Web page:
Chicago Reveals New Details, Tentative Dates of COVID-19 Vaccine Plan

The city of Chicago released new details about its coronavirus vaccine distribution plan on Tuesday, including tentative dates for when each of the next phases might begin, with a goal of opening vaccinations up to all Chicagoans over the age of 16 by the end of May.

Chicago is currently preparing to enter Phase 1B of its vaccination plan along with the rest of Illinois Monday, opening up doses for frontline workers and those over the age of 65.

Chicago Department of Public Health Commissioner Dr. Allison Arwady announced in a livestream on Tuesday that the city will tentatively look to enter the next phase, Phase 1C, on March 29, followed by Phase 2 on May 31.

"I want to be very clear that any dates we provide are purely speculative based on how much vaccine we get," Arwady said. "Right now here in Chicago we're getting 34,000 approximately first doses… per week and that is not even enough to be able to vaccinate 5% of the people who are going to be eligible in Phase 1B."

Read more here.

Illinois Reports 4,318 New Coronavirus Cases, 33 Additional Deaths Tuesday

Health officials in Illinois reported 4,318 new cases of coronavirus on Tuesday, along with 33 additional deaths attributed to the virus.

According to the Illinois Department of Public Health, Tuesday's new cases brought the statewide total number of confirmed cases to 1,076,532 since the pandemic began. The fatalities reported Tuesday lifted the death toll to 18,291.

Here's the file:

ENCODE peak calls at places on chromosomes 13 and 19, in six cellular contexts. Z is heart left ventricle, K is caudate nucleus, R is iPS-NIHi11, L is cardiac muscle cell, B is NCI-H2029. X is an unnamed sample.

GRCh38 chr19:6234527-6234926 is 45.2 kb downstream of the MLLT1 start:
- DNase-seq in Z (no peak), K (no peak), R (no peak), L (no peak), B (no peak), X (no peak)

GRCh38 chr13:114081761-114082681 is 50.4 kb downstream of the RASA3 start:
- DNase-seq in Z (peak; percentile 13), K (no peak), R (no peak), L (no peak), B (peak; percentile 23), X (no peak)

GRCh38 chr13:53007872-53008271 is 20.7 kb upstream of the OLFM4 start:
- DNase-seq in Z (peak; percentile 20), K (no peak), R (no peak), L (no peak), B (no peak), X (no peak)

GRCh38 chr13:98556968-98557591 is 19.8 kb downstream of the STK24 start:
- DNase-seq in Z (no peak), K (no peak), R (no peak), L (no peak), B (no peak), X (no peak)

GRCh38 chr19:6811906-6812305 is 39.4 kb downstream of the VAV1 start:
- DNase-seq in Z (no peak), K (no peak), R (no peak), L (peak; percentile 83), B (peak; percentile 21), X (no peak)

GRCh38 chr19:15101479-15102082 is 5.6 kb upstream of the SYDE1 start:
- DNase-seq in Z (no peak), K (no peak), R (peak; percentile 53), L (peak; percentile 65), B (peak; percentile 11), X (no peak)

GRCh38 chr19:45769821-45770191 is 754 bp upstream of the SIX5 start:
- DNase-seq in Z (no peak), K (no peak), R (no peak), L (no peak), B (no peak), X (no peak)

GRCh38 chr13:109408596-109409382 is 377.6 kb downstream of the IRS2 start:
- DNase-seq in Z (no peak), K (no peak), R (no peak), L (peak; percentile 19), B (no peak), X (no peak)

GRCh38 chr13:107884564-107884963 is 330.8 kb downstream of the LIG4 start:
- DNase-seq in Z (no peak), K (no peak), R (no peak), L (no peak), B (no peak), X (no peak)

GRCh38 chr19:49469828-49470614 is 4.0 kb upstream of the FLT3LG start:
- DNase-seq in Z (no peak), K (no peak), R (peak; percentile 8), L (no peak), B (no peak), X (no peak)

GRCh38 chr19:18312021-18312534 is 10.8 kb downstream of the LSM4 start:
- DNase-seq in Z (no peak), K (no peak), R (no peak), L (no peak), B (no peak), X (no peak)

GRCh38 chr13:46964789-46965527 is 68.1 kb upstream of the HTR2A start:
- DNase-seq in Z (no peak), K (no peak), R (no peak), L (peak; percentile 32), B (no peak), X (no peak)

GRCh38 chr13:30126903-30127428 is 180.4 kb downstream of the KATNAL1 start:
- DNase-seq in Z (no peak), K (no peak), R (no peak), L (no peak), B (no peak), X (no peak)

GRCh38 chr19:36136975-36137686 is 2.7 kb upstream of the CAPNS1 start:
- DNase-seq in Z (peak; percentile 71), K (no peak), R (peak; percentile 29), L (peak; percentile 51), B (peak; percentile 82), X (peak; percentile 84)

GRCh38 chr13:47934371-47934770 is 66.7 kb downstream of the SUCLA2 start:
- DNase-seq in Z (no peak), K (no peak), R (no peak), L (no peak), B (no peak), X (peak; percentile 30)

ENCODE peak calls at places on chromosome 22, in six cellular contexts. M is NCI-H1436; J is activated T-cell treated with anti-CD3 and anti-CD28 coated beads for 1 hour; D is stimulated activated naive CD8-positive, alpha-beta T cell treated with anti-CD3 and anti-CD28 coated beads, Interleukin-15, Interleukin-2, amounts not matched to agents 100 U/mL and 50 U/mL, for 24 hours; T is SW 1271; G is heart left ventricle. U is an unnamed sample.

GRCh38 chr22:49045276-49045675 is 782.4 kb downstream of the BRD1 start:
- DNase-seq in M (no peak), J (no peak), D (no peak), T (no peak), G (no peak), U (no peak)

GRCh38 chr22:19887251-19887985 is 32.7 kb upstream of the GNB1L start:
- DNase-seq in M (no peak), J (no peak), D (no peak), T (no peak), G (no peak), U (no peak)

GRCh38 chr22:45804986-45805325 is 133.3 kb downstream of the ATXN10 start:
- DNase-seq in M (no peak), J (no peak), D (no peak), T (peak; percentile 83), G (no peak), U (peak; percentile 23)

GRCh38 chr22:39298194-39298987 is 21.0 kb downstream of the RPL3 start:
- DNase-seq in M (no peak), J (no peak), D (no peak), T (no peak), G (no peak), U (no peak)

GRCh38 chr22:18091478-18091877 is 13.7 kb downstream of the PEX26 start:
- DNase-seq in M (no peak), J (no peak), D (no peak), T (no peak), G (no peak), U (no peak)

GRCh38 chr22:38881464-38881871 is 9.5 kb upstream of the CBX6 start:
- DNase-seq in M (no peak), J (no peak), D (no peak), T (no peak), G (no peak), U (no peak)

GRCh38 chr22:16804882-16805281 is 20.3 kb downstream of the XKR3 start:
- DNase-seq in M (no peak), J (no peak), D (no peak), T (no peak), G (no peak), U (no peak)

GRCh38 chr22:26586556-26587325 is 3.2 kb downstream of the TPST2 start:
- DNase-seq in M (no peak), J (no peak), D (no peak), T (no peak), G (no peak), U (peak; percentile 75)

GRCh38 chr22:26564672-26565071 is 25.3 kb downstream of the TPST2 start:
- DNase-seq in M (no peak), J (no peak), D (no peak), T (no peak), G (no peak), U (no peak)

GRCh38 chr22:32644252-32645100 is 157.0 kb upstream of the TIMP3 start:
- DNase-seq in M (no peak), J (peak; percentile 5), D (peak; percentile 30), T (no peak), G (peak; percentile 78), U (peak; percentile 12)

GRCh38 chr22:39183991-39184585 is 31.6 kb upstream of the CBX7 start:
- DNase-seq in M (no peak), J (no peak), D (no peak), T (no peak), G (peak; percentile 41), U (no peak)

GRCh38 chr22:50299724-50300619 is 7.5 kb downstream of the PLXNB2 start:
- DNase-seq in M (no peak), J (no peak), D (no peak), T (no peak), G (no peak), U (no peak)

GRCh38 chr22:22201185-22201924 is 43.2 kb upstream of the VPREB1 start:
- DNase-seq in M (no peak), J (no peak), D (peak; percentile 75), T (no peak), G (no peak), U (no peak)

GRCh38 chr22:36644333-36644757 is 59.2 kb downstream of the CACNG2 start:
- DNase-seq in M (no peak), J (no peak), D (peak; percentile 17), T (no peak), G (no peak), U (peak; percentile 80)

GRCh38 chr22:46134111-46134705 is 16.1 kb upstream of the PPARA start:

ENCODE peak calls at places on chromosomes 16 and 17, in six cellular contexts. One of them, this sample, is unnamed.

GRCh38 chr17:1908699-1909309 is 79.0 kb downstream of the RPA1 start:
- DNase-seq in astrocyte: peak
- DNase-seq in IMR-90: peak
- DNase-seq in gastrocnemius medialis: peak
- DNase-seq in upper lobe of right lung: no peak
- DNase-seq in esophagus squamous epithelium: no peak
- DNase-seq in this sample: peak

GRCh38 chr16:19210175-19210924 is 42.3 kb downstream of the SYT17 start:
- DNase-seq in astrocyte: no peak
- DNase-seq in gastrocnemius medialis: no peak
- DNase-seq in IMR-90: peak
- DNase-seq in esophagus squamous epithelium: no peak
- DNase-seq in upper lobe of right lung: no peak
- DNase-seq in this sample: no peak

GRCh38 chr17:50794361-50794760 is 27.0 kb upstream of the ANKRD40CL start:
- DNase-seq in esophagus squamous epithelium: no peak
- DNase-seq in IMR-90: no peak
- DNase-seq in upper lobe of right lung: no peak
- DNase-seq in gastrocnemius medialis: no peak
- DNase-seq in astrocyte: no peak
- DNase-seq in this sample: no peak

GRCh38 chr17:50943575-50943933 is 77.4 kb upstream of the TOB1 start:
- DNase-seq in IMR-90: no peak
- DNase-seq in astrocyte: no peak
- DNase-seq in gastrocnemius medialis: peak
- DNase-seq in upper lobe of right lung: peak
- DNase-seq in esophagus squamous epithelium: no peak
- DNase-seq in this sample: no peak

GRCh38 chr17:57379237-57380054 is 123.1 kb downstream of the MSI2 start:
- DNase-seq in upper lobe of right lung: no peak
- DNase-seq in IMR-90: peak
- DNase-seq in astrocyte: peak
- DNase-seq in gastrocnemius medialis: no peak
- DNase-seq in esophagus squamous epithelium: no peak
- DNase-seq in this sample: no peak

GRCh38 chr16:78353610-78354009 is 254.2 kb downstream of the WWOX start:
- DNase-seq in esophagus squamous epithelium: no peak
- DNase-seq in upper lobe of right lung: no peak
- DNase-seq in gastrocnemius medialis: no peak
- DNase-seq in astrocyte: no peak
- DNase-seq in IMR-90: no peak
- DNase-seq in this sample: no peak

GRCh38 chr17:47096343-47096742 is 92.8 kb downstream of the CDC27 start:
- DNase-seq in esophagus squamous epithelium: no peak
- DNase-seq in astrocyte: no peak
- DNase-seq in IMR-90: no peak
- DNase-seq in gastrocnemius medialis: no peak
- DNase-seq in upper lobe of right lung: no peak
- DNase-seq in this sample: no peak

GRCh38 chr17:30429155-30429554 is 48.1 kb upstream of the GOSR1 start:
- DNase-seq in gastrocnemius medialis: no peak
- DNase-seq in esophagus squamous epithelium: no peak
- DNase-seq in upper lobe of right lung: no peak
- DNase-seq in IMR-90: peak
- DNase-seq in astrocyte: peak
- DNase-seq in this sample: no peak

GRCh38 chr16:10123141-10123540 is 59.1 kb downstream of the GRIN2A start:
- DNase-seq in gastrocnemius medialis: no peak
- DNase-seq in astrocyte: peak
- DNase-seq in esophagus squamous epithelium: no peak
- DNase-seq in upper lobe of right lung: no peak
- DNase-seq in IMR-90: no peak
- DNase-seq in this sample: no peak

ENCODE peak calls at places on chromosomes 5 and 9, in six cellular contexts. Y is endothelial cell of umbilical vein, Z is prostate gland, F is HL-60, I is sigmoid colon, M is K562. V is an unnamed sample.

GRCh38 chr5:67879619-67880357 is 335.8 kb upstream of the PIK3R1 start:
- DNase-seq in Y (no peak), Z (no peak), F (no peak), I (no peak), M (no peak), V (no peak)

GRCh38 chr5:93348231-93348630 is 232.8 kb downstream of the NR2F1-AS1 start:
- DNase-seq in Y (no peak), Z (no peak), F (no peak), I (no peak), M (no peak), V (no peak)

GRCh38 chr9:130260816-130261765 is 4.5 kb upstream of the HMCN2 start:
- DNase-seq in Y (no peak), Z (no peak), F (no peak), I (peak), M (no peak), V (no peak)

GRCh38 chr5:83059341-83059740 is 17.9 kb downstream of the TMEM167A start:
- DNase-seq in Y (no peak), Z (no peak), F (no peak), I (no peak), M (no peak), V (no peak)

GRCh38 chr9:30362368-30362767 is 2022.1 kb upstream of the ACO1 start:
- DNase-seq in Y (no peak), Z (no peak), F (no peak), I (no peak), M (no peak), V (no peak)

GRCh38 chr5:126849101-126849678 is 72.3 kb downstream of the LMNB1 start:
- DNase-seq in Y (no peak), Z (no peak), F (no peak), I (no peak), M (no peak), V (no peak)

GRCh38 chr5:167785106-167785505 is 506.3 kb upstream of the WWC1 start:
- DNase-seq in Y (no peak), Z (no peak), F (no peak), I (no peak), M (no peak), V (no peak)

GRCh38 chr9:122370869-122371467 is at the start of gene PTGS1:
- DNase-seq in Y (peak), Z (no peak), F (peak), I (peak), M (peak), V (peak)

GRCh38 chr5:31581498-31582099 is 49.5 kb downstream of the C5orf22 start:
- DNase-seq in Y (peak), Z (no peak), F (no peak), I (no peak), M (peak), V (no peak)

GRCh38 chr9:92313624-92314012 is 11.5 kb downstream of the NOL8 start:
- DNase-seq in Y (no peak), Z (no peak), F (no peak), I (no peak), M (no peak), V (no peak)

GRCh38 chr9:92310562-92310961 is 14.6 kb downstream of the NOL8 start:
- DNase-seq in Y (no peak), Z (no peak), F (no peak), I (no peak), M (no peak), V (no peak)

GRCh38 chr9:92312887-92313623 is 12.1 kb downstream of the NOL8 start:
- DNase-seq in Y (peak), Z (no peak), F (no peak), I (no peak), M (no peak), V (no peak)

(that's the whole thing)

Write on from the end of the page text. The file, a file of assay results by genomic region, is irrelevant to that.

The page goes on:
In the last 24 hours, Illinois officials said 71,533 test specimens were returned to state laboratories, putting the state at 14,898,528 tests performed during the pandemic.

The seven-day rolling positivity rate on all tests was 5.7%, while the positivity rate for unique individuals tested is at 6.9% - both down slightly from the day before.

As of Monday night, 3,335 patients in Illinois were hospitalized due to coronavirus. Of those patients, 713 were in intensive care units, while 395 were on ventilators.

As of Monday night, 508,732 coronavirus vaccines had been administered, including 69,976 for long-term care facilities, according to IDPH.  On Monday, 13,169 doses were administered.

Illinois Adjusts COVID Metrics Thresholds Required to Loosen Restrictions in Health Care Regions

Health officials in Illinois have announced adjustments to the metrics used to determine whether health care regions can roll back coronavirus mitigation rules, allowing the majority of the state’s regions to loosen restrictions as the state takes steps to increase hospital staffing.